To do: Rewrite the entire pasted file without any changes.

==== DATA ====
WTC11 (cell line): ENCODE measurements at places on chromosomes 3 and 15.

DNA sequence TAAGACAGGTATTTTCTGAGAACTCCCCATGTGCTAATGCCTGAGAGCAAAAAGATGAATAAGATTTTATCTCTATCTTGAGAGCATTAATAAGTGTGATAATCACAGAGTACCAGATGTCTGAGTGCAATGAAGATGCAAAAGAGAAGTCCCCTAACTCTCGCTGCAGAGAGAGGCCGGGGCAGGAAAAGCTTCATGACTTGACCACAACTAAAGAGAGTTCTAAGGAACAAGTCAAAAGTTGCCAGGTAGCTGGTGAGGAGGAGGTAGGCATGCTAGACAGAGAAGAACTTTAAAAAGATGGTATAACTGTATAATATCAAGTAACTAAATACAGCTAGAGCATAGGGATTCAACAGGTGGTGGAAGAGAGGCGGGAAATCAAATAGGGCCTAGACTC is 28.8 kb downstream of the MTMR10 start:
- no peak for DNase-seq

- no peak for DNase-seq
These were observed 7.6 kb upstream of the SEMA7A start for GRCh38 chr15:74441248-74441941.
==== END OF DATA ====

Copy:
WTC11 (cell line): ENCODE measurements at places on chromosomes 3 and 15.

DNA sequence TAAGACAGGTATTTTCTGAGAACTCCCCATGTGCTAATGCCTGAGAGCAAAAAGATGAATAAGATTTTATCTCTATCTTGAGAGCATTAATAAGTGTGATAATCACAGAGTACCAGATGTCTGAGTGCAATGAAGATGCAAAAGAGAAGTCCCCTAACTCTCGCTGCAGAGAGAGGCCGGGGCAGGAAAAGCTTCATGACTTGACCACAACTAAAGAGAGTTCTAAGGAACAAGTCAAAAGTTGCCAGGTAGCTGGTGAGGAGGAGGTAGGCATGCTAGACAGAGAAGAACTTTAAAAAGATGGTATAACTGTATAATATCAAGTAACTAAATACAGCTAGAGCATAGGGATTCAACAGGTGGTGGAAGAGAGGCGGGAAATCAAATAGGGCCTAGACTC is 28.8 kb downstream of the MTMR10 start:
- no peak for DNase-seq

- no peak for DNase-seq
These were observed 7.6 kb upstream of the SEMA7A start for GRCh38 chr15:74441248-74441941.